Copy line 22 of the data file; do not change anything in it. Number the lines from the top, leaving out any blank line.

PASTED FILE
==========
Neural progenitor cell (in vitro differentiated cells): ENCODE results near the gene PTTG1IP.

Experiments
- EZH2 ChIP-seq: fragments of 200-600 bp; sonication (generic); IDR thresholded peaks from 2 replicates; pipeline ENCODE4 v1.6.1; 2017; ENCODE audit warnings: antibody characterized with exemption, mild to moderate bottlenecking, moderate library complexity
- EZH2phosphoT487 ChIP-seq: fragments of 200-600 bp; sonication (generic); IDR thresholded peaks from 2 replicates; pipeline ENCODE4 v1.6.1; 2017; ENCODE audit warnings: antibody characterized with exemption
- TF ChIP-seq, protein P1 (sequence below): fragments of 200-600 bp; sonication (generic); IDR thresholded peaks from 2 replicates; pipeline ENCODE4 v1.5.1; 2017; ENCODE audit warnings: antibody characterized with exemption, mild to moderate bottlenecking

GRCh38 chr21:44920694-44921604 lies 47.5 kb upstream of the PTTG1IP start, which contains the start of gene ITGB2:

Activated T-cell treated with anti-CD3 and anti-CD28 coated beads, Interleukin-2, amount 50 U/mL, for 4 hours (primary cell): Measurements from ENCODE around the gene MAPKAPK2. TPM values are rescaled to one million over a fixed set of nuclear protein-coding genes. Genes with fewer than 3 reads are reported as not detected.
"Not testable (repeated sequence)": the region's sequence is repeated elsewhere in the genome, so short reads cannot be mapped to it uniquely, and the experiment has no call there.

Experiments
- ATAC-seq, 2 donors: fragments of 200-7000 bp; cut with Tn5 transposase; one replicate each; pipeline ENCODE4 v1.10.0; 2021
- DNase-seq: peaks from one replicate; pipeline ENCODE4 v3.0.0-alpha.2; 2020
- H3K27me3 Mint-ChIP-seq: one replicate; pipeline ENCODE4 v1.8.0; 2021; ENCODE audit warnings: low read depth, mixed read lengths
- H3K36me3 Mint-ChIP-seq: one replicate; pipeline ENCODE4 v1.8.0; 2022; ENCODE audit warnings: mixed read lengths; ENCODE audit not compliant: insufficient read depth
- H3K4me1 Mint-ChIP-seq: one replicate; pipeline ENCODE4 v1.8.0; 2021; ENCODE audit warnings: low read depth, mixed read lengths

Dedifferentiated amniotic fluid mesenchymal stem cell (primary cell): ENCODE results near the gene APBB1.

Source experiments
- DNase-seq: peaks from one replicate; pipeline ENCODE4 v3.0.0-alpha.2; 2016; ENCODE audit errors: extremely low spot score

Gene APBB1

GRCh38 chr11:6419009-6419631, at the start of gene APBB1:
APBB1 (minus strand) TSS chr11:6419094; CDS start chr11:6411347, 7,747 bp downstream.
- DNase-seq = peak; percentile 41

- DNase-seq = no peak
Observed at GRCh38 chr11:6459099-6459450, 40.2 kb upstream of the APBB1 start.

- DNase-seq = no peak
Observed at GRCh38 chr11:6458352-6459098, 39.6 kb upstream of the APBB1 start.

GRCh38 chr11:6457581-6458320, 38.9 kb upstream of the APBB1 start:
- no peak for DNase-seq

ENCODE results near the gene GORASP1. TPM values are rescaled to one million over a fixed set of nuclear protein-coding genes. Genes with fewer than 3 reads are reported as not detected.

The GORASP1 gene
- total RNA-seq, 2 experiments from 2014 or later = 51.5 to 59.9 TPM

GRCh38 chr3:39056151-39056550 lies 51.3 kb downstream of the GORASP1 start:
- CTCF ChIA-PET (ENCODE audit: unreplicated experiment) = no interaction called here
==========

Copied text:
- DNase-seq = no peak